Daily Archives: October 18, 2011

If Books Could Bark. 5 Great Animal Reads


Can your dog read?! Neither can mine. Anyway. For those who prefer the sophistication of reading a book, as opposed to watching a movie, put your pinkies up and dive into one of the following works of literature. The list is compiled of random books I have read that involve animals. Some are fictional stories I enjoyed a child and others I only came across because they were required on English-class reading lists. None the less, they’re all good and they’re all highly recommended…by me, at least.

1. Stuart Little

Little high, little low; little hey, little hoe. Stuart Little is a children’s book by E.B. White, written in 1945. The story centers around a small mouse born and raised by a human family. His adventures in New York City engage children of all ages. His shenanigans and encounters with danger, mainly cats, have captivated audiences for generations and the  book’s fame eventually led to a 1999 film adaptation.

2. Charlotte’s Web

E.B. White knew what was up. The author gained popularity with the success of Stuart Little and in 1952, he struck again with the release of Charlotte’s Web. The story about a pig named Wilbur who lived in a farm and sought advice from a spider, was well-received by children of all ages. Wilbur was rescued by a young girl who grows to love him as a mascot and not another animal on the farm that will be slaughtered. With the help of Charlotte, the spider, Wilbur escapes his fate and survives. The book was often criticized for its strong content and appeal to an older audience. It revealed some of the sadness that comes with man’s natural instinct to slaughter animals in order to survive. None the less, Charlotte’s Web remains a timeless classic.

3. Where the Red Fern Grows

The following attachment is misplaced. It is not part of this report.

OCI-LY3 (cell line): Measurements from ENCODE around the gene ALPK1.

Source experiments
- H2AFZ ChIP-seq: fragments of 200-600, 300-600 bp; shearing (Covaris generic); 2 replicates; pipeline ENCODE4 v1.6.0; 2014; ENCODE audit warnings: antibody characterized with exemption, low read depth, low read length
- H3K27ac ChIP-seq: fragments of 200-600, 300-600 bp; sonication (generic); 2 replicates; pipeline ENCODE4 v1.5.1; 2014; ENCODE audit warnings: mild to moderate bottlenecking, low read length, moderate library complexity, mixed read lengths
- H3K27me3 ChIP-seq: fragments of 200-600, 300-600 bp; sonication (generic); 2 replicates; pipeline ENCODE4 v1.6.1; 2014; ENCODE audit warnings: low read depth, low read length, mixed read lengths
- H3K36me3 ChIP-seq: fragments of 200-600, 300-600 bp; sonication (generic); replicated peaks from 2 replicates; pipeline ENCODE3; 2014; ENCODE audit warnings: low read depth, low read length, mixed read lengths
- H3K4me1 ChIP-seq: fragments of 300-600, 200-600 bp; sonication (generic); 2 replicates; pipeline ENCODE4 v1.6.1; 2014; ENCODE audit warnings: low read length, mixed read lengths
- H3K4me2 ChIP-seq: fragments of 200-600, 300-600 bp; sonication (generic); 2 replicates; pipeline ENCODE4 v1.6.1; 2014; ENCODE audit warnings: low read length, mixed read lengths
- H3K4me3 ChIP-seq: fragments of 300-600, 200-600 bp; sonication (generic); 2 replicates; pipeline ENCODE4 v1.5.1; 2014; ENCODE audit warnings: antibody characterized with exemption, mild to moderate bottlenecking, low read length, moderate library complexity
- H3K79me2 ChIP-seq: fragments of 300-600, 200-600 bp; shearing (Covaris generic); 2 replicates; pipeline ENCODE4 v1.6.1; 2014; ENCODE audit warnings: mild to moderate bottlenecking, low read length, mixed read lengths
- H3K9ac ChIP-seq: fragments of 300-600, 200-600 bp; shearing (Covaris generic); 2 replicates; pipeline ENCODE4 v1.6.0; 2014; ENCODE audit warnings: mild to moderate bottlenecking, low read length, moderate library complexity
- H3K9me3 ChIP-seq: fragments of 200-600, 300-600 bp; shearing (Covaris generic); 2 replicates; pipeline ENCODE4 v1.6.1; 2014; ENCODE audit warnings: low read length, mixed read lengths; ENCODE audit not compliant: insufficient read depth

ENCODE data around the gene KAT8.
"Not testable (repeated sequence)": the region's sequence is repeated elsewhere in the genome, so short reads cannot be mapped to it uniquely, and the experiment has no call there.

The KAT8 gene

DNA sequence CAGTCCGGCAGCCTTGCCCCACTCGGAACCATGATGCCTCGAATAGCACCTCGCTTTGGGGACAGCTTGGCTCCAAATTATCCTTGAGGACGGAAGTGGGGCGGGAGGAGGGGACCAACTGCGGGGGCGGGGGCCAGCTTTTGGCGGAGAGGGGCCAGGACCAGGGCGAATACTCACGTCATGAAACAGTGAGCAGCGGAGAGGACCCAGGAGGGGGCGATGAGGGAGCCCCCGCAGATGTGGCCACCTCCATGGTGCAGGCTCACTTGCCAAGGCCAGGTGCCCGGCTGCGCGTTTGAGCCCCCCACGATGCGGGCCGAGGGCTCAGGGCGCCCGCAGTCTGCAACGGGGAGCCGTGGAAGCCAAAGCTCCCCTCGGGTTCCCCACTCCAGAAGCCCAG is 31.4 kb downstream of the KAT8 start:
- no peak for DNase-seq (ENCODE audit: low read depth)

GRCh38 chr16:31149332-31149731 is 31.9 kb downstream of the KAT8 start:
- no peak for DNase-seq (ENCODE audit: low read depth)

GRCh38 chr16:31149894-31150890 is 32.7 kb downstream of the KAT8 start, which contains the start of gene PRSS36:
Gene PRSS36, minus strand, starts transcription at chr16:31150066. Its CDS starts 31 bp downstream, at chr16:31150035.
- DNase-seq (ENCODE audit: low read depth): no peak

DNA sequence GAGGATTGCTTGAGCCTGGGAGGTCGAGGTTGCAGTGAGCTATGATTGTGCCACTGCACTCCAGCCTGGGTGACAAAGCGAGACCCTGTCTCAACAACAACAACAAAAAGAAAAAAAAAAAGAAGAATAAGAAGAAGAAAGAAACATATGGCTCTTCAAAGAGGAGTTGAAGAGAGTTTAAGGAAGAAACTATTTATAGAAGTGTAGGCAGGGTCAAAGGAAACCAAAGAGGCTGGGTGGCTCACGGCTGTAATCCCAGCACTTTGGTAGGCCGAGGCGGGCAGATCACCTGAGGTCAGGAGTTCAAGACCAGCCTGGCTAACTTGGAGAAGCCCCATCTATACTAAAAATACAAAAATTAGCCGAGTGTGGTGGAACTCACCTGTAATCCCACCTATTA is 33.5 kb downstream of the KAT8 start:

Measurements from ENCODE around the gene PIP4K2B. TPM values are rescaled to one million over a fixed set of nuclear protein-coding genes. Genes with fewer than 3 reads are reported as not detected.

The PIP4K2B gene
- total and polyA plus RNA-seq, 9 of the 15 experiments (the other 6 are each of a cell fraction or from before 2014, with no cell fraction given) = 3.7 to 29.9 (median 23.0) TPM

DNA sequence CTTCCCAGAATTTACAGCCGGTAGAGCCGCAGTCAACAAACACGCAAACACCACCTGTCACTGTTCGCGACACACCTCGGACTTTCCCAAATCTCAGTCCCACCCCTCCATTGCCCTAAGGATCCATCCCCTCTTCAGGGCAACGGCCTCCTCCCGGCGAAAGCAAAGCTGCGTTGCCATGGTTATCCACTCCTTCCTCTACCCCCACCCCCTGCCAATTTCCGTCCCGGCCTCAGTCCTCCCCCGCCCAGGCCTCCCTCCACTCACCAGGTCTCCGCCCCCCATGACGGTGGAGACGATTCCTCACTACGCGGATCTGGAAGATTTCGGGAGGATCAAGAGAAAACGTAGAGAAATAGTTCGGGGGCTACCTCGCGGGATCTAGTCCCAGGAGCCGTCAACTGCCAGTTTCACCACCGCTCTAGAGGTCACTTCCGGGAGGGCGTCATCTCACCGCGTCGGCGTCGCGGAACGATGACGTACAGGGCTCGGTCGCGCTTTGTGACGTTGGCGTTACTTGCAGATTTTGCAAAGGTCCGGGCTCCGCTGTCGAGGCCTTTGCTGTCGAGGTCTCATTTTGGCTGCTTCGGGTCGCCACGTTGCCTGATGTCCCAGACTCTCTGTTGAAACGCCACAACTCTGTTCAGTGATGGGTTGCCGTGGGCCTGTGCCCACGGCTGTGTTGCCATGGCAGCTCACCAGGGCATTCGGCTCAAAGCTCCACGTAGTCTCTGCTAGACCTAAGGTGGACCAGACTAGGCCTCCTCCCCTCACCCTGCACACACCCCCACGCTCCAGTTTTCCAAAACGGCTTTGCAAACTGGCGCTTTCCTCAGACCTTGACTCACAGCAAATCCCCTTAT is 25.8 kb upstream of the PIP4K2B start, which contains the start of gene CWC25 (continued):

I was 12 when I first read this, and I was not impressed. But after giving it a second chance some years ago, Where the Red Fern Grows was a great book. The children’s book was written in 1961 by Wilson Rowls and gained a wide audience. It has since become a staple in middle school classrooms to help students make the leap from story books to chapter books. When Billy Colman finds two dogs on his walk home from school one day, his life is forever changed by the hounds. Throughout the story, Billy trains them to be exceptional hunting dogs while struggling with adolescence and the economic instability of his family. The story is a tear jerker; beware of water spots damaging the last few chapters of the book.

4. Animal Farm

Oh, a satire if ever there was one. Animal Farm, by George Orwell, was published in 1945. Orwell uses characters from a farm to tell a story of Stalinism and criticize the Stalin era before World War II. This book is definitely not one you’ll want to read to your children before bed, unless they’re fans of Russian history? Either way, it’s an exceptional read that attracted audiences because of it’s strange depiction and strong message.

5. Winnie the Pooh book series

You have no soul if you don’t think Pooh Bear is adorable. I’m kidding, but what’s not to love about a bear who’s only goal in life is to have a belly full of honey at all times? The first collection of Winnie the Pooh stories was published in 1926 by A.A. Milne. Milne created a timeless character that has lived on for generations through books, television series and feature-films. Pooh Bear and his friends are some of the only remaining genuine characters that children can admire. The innocence of Winnie the Pooh is refreshing in a time where sarcasm and innuendos have corrupted the world of children’s literature.